Among other things, am currently reading David Hackett Fischer's Washington's Crossing, having been impressed by his previous Albion's Seed (though wary of the ways that Anglophiliac historical revisionists might use that earlier book's argument). I've written before about John Glover's "Marblehead Regiment" (later the 14th Continental Regiment), who
became known as the "amphibious regiment" for their role in the retreat from Long Island and the attack at Trenton. They also held off the British army at Pelham, New York to allow the Continental army to escape. Early in the war they were selected to be General Washington's personal guard, because of their uniformity of dress (most sailor wore white pants and blue jackets) and their courage.I'm amused to think of Washington, the patrician Virginian, dealing with those foul-mouthed sailors and fishermen who, when the chips were down, knew they were tougher than both the weather and the Hessian mercenaries, and saved Washington's ass. No surprise to discover that, when their 14-month enlistment was up, the regiment disbanded and most of the troopers went on to join privateers preying on British shipping.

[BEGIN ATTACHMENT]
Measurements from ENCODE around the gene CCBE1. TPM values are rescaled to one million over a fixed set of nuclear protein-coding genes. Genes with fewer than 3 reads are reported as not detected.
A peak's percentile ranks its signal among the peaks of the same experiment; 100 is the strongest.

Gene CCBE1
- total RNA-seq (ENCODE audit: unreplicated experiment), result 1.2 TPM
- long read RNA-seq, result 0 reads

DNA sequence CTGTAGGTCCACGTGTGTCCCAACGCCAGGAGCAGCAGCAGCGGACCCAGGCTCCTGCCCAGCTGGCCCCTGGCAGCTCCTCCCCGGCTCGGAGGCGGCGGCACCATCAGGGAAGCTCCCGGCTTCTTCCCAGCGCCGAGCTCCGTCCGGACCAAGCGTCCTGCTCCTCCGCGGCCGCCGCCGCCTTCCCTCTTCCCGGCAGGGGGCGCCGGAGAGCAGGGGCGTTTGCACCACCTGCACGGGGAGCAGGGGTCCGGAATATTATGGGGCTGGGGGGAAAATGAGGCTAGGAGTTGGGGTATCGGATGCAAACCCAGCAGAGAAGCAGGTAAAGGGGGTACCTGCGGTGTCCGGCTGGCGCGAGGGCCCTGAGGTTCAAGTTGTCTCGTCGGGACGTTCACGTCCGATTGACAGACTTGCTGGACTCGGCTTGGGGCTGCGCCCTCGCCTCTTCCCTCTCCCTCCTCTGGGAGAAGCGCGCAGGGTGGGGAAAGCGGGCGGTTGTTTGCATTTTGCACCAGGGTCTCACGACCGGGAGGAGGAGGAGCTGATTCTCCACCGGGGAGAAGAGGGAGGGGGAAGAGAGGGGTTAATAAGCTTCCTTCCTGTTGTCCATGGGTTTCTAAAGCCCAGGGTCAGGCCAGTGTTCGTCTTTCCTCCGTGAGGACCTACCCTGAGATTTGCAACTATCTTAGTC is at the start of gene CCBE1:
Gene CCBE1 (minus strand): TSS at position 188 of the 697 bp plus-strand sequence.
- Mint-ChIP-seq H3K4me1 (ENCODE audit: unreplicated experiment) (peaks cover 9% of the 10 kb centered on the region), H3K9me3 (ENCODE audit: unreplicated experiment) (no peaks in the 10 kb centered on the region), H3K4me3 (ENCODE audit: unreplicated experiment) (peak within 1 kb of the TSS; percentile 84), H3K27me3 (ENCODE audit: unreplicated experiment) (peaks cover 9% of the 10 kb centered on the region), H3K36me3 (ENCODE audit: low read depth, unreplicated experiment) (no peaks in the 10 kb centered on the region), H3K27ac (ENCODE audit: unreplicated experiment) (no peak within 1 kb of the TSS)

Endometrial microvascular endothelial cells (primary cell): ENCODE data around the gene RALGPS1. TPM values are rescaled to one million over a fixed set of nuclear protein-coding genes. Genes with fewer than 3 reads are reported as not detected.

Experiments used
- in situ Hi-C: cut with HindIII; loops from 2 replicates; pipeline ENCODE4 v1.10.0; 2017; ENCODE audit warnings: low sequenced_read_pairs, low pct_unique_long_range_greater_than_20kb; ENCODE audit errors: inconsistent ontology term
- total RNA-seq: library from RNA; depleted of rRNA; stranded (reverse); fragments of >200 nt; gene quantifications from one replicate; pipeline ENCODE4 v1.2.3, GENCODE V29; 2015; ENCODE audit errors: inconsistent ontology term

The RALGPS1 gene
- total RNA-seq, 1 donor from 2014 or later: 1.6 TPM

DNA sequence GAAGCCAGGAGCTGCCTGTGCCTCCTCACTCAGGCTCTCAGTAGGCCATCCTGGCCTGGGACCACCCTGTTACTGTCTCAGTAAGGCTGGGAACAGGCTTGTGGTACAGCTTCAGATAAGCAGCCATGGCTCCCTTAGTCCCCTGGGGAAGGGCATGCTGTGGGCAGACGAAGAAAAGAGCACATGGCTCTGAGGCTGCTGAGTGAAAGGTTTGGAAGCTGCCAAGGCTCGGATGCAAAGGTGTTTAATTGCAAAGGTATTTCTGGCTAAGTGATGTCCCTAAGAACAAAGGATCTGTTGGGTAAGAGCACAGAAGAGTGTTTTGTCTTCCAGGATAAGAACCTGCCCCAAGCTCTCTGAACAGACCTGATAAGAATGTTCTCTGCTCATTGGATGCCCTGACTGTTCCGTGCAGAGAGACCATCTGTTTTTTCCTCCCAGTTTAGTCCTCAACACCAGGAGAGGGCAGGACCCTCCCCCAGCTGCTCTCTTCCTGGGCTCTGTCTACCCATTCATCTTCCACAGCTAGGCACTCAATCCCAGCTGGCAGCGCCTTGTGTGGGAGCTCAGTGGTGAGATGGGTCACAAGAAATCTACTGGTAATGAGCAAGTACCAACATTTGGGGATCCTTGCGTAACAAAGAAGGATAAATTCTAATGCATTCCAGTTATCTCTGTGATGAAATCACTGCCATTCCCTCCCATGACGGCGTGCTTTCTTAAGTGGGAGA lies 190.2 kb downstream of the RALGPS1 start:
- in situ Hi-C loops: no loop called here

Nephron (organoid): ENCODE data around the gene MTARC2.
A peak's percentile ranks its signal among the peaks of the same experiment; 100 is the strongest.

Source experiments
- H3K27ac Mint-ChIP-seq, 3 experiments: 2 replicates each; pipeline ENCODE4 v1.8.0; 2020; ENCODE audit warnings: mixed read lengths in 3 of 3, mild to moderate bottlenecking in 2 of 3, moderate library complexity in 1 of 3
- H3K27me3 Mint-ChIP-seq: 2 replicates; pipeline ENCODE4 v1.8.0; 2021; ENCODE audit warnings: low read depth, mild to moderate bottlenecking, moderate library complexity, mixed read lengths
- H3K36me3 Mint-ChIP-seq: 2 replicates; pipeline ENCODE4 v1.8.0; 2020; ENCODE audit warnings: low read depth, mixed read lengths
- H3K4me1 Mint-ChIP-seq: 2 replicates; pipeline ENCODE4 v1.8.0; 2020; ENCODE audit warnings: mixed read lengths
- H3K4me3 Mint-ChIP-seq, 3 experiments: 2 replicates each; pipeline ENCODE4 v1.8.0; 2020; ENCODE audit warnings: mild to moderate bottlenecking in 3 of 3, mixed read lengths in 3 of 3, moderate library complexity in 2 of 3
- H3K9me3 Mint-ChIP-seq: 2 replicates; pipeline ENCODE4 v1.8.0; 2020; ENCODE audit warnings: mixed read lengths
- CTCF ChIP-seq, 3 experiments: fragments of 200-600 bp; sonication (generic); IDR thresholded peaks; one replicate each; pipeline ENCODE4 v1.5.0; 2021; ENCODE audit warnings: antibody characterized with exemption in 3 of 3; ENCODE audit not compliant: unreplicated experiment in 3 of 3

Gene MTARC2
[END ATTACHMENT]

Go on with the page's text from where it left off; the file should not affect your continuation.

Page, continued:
Now delighted to discover, via Fischer, that the multi-racial crew depicted in Leutze's famous painting is historically accurate: the 14th Continentals, because they recruited from the maritime communities of Salem, Lynn, Beverly, and Marblehead, were also the first integrated unit in the US Armed Services. There were Native and African-American troopers in the Marblehead Regiment, literally centuries before any other combat unit integrated. In the Age of Sail, class- or race-based distinctions meant nothing: it was still "turn to and bear a hand." Between December 25 and January 9 1776-77, they saved Washington's tiny Continental Army, surprised the Hessians at the Battle of Trenton, and saved the cause of American independence.
I'm proud of those men.
I can only imagine what they would have said about this guy: